The national carrier has navigated some extremely challenging years and now looks poised to enter a period of growth and profitability.
As 2023 comes to an end, and several months after commemorating its 77th anniversary, it’s accurate to say that Malaysia Airlines still stands out as a prominent carrier in Asia, and its profile appears to be growing, too. Presently, the airline’s extensive fleet of nearly 80 aircraft spans routes to 22 countries across Asia, Europe, the Middle East, and Oceania, complemented by a comprehensive domestic network. While the airline basks in its historical glory, the past couple of decades have unquestionably presented some exceptional challenges for Malaysia’s flag carrier. Here’s how Malaysia Airlines came to be the national airline we know today.
A FAST-GROWING POST-WAR AIRLINE
The roots of Malaysia Airlines trace back to 1947 when Malayan Airways Limited initiated its inaugural passenger flight, a period predating the existence of modern-day Malaysia. Operating out of Singapore, this post-World War II airline, a collaboration between the Straits Steamship Company and Imperial Airways, initially utilized Airspeed Consul twin-engined aircraft. The maiden voyage on April 2, 1947, carried five passengers from Singapore’s Kallang Airport to Kuala Lumpur’s Sungai Besi Airport.
Benefiting from collaboration with airlines from friendly nations, Malayan Airways experienced fairly rapid growth. By 1955, the airline had transitioned to Douglas DC-3s. Within two decades of its inception, Malayan Airlines boasted an impressively diverse fleet, including the Douglas DC-4 Skymaster, Vickers Viscount, Lockheed L-1049 Super Constellation, Bristol Britannia, de Havilland Comet 4, and Fokker F27. In a pivotal move in 1960, Malayan Airways initiated its inaugural ‘long-haul’ flight to Hong Kong, deploying an 84-seat, four-turboprop Bristol Britannia.
The year 1963 marked the birth of modern-day Malaysia, leading to the rebranding of Malayan Airways to Malaysian Airways. This adjustment better reflected the airline’s home base. Simultaneously, Malaysian Airways welcomed five state-of-the-art Fokker F27 Friendships to its fleet.
BREAKING UP IS (NOT SO) HARD TO DO
The national airline was one more casualty of the historic break between Malaysia and Singapore, but probably not in the way you might think. In 1965, Singapore’s expulsion from Malaysia resulted in the renaming of Malaysian Airways to Malaysia-Singapore Airlines – almost the opposite of what would seem logical. This marked a turning point beyond naming conventions, too, as Boeing 707s and 737s were introduced to the airline.
However, two decades after being formed, the airline encountered existential challenges rooted in conflicting interests between the governments of Singapore and Malaysia. Though there were other issues, the most notable was that while Singapore aimed for an expansive international network, Malaysia prioritized domestic routes. Given the split-landmass geography of Malaysia, and the tiny stature of Singapore, neither side’s position was unreasonable – but the difference in priorities was untenable.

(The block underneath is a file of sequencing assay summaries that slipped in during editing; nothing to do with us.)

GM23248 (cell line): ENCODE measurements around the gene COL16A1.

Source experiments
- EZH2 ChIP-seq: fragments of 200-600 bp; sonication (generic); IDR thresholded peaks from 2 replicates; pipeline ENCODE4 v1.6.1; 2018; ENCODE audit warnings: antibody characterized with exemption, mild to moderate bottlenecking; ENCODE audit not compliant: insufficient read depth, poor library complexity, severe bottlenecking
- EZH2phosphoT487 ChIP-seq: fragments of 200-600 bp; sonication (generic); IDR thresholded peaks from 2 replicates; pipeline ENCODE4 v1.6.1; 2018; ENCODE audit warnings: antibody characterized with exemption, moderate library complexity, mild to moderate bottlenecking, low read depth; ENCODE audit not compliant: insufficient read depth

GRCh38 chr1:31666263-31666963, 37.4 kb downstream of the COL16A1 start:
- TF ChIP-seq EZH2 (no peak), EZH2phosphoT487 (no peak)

This strategic discord led to the airline’s dissolution in 1972, giving rise to two distinct entities: Singapore Airlines and Malaysian Airline System, colloquially known as MAS. Singapore Airlines inherited the Boeing 707s and 737s, operating primarily from Singapore. Meanwhile, MAS retained the Fokkers, concentrating on domestic routes and selected international services from Kuala Lumpur.
Post-breakup, MAS managed a fleet of 19 aircraft, including jets capable of flying to London. The introduction of DC-10-30 aircraft in 1976 marked a new phase, with MAS flights extending to Amsterdam, Paris, and Frankfurt. Under Malaysian Government ownership, MAS expanded its reach, aligning with the global trend where emerging nations valued extensive networks and high-profile national carriers.
In December 1977, MAS suffered its first fatal crash, which resulted from a hijacking of Flight 653, a domestic flight from Penang to Kuala Lumpur. The hijackers forced a diversion of the flight to Singapore, but fatally shot the pilot and copilot following the revelation that the plane would run out of fuel before reaching Singapore. The Boeing 737 crashed near Tanjung Kupang in Johor, with the loss of all 93 passengers and seven crew. The motive and identity of the hijacker or hijackers was never determined. A memorial to the lost flight with all the victims’ names still stands today in Tanjung Kupang, and the crash remains the deadliest to occur on Malaysian soil.
TURBULENT TIMES: THE ASIAN FINANCIAL CRISIS
By the 1980s, MAS had established routes to 47 overseas destinations, spanning Asia, Europe, and Oceania, with limited ventures into the Americas. Despite exploratory flights to far-off destinations like Mexico City, Los Angeles, and Buenos Aires, the focus remained on Europe and Oceania. However, the airline faced a significant setback during the 1997 Asian Financial Crisis. Sustained financial losses prompted MAS to undertake a substantial transformation programme.
Throughout the 1980s and 1990s, MAS evolved into a major long-haul carrier. The turbulent financial period, lasting over a decade, witnessed the axing of loss-making long-haul routes. Yet, challenges persisted with escalating salary, airport, and aircraft costs. Notably, rising fuel costs and what some observers generously characterised as ‘suboptimal revenue management’ posed considerable hurdles.